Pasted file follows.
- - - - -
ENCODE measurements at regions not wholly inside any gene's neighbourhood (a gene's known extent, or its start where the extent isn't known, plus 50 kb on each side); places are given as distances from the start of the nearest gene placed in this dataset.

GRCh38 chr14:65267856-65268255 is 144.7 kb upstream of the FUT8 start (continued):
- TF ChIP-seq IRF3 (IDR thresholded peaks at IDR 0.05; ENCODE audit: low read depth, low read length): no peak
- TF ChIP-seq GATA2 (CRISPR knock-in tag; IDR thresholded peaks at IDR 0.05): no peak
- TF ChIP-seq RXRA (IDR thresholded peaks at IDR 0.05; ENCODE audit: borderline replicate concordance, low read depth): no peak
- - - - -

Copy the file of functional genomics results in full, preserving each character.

ENCODE measurements at regions not wholly inside any gene's neighbourhood (a gene's known extent, or its start where the extent isn't known, plus 50 kb on each side); places are given as distances from the start of the nearest gene placed in this dataset.

GRCh38 chr14:65267856-65268255 is 144.7 kb upstream of the FUT8 start (continued):
- TF ChIP-seq IRF3 (IDR thresholded peaks at IDR 0.05; ENCODE audit: low read depth, low read length): no peak
- TF ChIP-seq GATA2 (CRISPR knock-in tag; IDR thresholded peaks at IDR 0.05): no peak
- TF ChIP-seq RXRA (IDR thresholded peaks at IDR 0.05; ENCODE audit: borderline replicate concordance, low read depth): no peak